I was wrong. I have wondered publicly whether or not a smaller tablet would fit into my workflow and even suggested the larger iPad would be better. I was wrong.
I picked up my iPad mini and iPad 4 from Apple just after the special event ended last week in San Jose and have been using them ever since. I haven’t used the mini to the exclusion of my iPad, but I wanted to see where this new device would fit into my lifestyle without being forced.
What I found was surprising to me. I actually used the iPad mini more than my iPad.
It’s important to understand how I use my iPad. My iPad is the device I use at the end of the day when I put my computer down, but still have a few things to do. I’m winding down at that point in the day.
I answer emails, check the site and basically get things ready for the next day. Since all of my information is kept in iCloud or services like Instapaper, I have access to everything I need on all my devices. For instance, any links I save using Instapaper are also on my Mac, so I don’t need to worry about where I work or what device I use.
Of course, things are a little different when I travel — the iPad gets more use than normal in airplanes, hotels, airports and meetings.
In addition to using the iPad mini in my normal daily tasks, I also found that I would pick up the mini and use it where I normally wouldn’t use the iPad. For instance, if I’m on a phone call, I would typically use my iPhone to look things up while I walk around or type notes, look at Web sites and things like that. Now, I’m using the iPad mini because it’s compact enough to carry around, but not so large that it’s cumbersome.
The iPad mini has technologies that help you use the device too. For instance, when you hold the mini with one hand your thumb naturally touches the screen on the side of the device. There is no way to stop that from happening — it’s going to happen.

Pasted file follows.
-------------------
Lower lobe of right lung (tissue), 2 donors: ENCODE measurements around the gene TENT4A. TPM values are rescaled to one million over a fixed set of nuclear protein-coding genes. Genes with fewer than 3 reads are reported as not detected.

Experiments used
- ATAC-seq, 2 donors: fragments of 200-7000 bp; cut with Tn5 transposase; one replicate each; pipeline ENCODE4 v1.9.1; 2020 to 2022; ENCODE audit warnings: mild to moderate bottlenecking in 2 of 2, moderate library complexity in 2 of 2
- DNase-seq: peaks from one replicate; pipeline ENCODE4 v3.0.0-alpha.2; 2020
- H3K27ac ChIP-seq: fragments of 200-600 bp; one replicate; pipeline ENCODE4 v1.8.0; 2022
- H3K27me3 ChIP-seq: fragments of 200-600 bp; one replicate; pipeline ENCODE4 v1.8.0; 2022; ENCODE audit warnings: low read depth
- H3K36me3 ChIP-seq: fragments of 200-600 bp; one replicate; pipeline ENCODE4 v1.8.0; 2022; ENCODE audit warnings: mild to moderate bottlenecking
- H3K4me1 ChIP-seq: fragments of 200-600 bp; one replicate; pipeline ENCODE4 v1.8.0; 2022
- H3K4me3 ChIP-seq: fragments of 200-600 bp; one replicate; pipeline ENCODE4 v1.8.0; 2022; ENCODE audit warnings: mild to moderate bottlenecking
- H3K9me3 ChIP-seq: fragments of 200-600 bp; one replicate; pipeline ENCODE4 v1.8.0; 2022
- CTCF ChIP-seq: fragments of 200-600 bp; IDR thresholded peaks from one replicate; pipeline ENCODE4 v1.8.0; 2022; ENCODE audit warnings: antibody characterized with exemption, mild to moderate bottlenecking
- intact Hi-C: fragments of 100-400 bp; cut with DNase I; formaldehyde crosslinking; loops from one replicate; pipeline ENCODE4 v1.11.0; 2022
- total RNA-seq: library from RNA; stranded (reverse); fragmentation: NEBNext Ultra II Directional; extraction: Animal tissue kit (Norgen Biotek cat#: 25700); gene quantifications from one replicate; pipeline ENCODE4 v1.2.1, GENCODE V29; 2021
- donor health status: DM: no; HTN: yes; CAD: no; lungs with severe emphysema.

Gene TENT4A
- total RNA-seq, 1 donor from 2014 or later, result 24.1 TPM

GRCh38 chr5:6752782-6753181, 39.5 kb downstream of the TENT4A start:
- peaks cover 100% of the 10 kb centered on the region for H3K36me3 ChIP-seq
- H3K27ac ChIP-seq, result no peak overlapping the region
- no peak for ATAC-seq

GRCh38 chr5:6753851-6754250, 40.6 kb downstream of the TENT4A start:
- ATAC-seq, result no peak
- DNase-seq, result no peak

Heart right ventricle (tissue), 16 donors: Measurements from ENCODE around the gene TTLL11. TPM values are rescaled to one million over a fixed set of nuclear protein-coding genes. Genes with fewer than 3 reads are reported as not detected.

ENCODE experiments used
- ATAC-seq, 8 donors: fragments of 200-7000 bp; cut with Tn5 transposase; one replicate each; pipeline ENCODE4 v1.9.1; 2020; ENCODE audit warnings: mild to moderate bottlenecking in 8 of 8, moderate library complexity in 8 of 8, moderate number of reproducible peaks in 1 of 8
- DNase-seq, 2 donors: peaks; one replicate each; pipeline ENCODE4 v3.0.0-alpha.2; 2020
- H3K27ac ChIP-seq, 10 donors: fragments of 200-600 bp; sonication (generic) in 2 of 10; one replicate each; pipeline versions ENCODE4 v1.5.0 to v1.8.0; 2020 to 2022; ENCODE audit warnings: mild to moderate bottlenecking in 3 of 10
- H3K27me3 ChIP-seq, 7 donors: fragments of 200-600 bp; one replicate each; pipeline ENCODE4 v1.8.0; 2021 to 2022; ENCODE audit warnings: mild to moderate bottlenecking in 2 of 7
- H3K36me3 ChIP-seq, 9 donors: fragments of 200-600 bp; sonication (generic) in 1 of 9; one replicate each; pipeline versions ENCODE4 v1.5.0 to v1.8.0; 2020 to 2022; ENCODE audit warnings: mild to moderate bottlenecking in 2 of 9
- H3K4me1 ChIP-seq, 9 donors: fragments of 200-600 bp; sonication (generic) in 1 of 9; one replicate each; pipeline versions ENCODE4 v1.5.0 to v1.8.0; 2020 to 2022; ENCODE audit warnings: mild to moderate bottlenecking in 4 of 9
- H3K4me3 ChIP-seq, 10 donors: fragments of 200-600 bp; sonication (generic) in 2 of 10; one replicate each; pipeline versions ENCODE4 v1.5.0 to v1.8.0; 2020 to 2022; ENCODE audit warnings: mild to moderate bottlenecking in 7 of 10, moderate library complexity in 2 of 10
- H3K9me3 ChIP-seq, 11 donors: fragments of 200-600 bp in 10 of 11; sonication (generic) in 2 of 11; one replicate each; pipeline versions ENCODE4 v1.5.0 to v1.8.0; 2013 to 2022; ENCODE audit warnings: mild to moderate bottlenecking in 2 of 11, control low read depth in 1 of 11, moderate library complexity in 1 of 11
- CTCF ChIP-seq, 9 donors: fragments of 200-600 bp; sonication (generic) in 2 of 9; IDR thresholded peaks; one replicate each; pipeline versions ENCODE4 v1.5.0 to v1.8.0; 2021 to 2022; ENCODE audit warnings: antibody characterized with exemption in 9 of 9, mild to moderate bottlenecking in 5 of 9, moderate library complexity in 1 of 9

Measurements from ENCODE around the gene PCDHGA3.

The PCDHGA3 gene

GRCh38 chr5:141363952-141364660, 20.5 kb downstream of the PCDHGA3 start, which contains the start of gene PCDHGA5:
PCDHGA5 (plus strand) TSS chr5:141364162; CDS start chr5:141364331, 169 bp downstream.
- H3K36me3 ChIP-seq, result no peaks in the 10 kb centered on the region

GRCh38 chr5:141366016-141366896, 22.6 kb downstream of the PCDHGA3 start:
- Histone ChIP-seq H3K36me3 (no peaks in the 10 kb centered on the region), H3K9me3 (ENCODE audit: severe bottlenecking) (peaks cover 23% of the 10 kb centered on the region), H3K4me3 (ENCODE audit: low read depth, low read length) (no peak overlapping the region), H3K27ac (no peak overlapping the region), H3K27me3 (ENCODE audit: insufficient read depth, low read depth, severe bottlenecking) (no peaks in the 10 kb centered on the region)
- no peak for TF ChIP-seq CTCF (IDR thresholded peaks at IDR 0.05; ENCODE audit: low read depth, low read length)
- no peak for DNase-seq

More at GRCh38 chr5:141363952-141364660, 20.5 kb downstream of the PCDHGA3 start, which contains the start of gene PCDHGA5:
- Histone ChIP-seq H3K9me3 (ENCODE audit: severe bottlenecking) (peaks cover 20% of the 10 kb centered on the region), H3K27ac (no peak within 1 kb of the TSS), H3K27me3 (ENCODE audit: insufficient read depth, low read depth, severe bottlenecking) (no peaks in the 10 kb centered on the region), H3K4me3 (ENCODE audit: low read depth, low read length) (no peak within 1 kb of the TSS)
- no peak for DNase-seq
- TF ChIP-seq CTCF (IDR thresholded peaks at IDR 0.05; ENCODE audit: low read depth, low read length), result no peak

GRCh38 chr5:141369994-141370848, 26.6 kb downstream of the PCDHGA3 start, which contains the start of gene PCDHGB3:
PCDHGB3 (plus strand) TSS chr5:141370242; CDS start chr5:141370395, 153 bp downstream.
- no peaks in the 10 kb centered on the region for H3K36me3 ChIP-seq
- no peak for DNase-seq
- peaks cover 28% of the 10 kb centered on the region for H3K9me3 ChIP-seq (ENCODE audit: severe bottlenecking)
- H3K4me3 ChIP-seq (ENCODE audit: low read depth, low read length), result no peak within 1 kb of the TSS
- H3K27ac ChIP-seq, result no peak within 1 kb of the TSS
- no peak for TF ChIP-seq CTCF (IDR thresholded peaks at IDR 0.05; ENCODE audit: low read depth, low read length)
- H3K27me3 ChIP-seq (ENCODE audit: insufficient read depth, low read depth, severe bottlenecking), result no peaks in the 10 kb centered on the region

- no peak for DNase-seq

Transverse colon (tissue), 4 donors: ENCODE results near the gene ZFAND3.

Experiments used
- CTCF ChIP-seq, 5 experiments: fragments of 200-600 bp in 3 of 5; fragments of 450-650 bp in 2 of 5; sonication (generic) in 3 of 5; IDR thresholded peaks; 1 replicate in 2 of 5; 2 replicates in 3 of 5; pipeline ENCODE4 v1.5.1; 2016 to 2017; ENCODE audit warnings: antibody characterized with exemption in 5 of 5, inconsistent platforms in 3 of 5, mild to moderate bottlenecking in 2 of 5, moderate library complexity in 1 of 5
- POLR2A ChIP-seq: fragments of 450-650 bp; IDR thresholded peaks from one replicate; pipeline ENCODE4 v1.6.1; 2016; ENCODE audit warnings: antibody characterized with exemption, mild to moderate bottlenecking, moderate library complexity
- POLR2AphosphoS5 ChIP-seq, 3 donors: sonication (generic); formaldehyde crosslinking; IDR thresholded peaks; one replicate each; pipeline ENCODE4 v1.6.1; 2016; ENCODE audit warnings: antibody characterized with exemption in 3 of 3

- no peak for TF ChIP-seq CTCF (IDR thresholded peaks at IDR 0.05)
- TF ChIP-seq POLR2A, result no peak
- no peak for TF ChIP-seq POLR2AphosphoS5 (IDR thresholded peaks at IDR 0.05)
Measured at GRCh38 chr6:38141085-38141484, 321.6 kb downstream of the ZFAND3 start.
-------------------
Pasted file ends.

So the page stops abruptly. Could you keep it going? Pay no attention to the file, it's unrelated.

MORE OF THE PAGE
Now, when you’re reading a book and you touch the side of the screen, the book will think you want to change pages. And it would do that, if the iPad weren’t smart. But it is smart, so it recognizes that you are resting your thumb on the device and don’t actually want that touch to do anything. So it doesn’t. Smart.
If you tap your thumb on the screen, it will immediately change the page for you. Smart. Apple worked out how people were going to use and even hold the device and made sure iOS and the iPad didn’t interfere with what you want to do. Those are the types of details we expect to see from Apple.
This isn’t even something I noticed on the larger iPad because I didn’t walk around holding it with one hand. I didn’t have to worry about accidental taps on the screen. However, it’s something I do quite a bit with the mini.
Unlike my iPad 4 that I typically use in landscape mode, I find myself in portrait almost all the time with iPad mini, even when I’m not on the move. It just feels more natural to be in that orientation than holding it in landscape.
Perhaps part of that comes from typing. With the iPad mini in portrait, I can type with two thumbs, much the same way I do with my iPhone. I don’t know if everyone will be able to do this as comfortably as I can, but I suspect they will. My hands are not abnormally large, so it should work fine.